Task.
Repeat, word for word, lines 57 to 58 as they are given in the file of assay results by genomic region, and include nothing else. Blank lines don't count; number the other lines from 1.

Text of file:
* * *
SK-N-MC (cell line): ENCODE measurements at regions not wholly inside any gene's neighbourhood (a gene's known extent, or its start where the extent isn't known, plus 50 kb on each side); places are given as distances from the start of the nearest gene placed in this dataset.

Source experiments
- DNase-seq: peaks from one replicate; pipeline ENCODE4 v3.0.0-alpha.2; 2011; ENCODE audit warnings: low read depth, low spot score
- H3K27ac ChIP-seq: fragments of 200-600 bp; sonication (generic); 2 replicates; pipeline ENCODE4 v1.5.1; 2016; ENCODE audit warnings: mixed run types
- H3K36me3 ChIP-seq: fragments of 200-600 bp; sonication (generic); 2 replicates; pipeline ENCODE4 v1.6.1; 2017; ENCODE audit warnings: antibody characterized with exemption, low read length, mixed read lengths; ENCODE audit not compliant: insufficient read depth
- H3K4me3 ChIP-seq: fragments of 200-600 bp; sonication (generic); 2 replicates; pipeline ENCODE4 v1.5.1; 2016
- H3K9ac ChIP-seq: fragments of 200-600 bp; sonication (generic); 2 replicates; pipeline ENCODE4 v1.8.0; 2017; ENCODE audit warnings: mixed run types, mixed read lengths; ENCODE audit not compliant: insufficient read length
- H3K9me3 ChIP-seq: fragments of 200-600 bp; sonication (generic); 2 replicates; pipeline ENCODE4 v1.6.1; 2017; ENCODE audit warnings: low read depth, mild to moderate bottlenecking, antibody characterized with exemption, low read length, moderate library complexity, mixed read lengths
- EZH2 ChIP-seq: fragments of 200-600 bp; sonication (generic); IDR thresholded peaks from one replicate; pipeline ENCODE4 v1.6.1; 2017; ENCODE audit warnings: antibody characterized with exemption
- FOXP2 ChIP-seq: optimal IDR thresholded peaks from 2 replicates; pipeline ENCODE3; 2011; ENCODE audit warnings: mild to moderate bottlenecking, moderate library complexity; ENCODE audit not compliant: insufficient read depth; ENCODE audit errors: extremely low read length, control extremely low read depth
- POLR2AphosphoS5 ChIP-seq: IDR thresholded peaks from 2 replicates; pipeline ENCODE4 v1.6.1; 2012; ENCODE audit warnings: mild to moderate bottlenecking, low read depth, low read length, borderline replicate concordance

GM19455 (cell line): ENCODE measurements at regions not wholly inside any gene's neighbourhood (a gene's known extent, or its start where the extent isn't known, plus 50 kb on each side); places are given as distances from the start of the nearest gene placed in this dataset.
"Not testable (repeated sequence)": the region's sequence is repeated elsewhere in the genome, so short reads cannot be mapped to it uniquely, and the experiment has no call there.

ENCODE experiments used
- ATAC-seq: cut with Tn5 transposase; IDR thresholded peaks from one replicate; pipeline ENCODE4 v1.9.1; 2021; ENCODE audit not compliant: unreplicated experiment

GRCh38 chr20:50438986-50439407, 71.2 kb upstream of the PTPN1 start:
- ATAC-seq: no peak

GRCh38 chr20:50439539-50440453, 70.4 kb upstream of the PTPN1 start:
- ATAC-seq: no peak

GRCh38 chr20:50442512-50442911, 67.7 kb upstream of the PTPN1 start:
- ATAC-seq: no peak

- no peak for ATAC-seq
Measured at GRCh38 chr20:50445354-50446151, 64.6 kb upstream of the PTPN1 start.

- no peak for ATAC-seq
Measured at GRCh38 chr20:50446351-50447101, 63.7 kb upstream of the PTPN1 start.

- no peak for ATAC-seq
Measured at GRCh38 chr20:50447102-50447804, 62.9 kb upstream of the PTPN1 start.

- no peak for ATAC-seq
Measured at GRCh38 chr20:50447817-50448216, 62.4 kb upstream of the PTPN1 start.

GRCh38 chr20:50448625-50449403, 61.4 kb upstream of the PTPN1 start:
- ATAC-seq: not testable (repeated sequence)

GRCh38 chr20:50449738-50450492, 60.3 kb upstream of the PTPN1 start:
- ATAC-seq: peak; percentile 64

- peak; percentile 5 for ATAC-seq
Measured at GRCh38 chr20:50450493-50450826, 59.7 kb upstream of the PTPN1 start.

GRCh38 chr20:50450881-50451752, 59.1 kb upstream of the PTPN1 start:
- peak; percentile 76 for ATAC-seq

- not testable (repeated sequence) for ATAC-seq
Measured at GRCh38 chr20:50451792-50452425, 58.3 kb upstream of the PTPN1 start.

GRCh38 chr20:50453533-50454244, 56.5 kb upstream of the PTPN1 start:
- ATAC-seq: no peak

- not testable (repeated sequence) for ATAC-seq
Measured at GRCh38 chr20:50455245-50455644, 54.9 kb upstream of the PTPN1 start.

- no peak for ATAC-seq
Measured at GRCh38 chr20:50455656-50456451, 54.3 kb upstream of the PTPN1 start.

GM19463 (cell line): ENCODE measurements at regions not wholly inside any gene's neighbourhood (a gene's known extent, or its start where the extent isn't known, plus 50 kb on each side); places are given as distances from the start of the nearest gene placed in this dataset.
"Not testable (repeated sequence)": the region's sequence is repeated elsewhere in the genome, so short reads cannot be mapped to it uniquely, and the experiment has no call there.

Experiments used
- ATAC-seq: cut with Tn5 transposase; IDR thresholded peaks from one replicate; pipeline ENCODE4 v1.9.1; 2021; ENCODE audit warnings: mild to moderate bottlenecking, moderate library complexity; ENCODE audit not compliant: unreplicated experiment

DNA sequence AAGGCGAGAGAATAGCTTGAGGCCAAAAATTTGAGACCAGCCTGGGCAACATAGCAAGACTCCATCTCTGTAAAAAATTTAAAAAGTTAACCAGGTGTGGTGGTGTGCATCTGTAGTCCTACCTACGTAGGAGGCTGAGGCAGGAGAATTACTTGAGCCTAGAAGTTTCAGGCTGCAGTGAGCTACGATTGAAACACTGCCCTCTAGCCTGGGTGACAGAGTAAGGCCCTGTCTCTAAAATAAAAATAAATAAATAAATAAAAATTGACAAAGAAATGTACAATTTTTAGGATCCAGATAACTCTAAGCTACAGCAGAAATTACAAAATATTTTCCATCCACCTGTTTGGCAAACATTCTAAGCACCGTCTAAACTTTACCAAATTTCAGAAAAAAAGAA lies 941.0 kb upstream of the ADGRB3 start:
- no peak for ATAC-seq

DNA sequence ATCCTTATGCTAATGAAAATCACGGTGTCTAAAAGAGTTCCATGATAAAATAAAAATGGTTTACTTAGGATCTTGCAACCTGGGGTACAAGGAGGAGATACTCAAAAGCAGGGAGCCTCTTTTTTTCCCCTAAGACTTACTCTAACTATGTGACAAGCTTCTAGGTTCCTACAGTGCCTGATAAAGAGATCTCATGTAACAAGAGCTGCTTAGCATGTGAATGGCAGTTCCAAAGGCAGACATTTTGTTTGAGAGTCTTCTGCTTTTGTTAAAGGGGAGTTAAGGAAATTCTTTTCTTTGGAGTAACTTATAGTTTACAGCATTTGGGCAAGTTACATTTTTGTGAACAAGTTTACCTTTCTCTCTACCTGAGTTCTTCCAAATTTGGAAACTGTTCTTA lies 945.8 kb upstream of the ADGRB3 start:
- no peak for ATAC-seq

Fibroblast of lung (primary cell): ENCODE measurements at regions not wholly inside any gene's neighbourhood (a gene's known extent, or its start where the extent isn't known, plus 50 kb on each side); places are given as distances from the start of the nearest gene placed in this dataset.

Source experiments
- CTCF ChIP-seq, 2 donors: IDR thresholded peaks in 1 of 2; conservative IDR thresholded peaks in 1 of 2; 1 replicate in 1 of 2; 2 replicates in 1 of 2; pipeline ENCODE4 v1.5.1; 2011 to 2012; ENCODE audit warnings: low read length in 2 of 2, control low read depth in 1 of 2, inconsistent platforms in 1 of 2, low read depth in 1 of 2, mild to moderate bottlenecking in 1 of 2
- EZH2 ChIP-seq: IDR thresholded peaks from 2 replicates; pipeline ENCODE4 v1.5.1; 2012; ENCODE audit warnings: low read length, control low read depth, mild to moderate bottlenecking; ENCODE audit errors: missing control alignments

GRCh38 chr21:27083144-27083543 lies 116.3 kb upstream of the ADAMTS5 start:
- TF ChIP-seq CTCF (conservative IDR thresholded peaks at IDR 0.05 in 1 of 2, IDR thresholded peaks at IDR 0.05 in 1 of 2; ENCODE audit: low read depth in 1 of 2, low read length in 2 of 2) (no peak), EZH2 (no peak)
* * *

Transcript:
- EZH2 ChIP-seq: IDR thresholded peaks from 2 replicates; pipeline ENCODE4 v1.5.1; 2012; ENCODE audit warnings: low read length, control low read depth, mild to moderate bottlenecking; ENCODE audit errors: missing control alignments

GRCh38 chr21:27083144-27083543 lies 116.3 kb upstream of the ADAMTS5 start: